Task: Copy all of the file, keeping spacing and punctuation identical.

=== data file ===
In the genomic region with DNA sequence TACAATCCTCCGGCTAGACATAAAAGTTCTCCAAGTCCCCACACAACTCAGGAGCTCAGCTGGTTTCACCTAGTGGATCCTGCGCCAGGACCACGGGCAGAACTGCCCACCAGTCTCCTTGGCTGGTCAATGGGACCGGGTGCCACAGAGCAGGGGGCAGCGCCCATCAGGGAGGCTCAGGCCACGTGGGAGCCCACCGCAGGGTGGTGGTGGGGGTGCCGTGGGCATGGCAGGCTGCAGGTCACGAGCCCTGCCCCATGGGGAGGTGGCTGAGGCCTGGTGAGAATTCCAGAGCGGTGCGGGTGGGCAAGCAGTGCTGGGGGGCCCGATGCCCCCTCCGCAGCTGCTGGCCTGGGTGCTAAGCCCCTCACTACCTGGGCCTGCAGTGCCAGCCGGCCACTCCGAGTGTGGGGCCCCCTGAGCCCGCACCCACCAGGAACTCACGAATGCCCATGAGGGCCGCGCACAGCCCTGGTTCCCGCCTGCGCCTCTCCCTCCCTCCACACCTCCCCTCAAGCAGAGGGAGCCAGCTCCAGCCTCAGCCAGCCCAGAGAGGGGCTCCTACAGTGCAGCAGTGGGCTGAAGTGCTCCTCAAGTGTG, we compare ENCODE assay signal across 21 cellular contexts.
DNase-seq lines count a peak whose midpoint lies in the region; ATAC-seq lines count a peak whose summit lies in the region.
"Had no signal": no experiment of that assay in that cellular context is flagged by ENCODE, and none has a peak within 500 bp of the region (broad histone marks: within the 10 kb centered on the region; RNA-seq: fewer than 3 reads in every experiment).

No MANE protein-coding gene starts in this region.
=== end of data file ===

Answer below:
In the genomic region with DNA sequence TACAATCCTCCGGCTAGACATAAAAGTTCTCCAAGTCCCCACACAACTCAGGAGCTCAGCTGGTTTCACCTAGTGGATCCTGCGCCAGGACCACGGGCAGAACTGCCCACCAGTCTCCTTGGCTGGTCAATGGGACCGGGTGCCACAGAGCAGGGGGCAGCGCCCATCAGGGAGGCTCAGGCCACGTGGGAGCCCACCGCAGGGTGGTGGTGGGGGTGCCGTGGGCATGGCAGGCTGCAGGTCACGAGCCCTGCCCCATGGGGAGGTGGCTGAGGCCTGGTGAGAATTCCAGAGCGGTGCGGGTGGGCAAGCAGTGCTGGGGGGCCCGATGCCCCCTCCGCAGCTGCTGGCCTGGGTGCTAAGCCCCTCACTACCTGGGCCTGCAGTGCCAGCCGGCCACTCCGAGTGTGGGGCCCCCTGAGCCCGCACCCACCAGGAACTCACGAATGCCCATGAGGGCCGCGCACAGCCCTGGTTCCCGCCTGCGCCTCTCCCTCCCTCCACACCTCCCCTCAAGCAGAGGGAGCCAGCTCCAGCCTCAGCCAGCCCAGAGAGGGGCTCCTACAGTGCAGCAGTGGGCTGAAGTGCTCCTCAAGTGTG, we compare ENCODE assay signal across 21 cellular contexts.
DNase-seq lines count a peak whose midpoint lies in the region; ATAC-seq lines count a peak whose summit lies in the region.
"Had no signal": no experiment of that assay in that cellular context is flagged by ENCODE, and none has a peak within 500 bp of the region (broad histone marks: within the 10 kb centered on the region; RNA-seq: fewer than 3 reads in every experiment).

No MANE protein-coding gene starts in this region.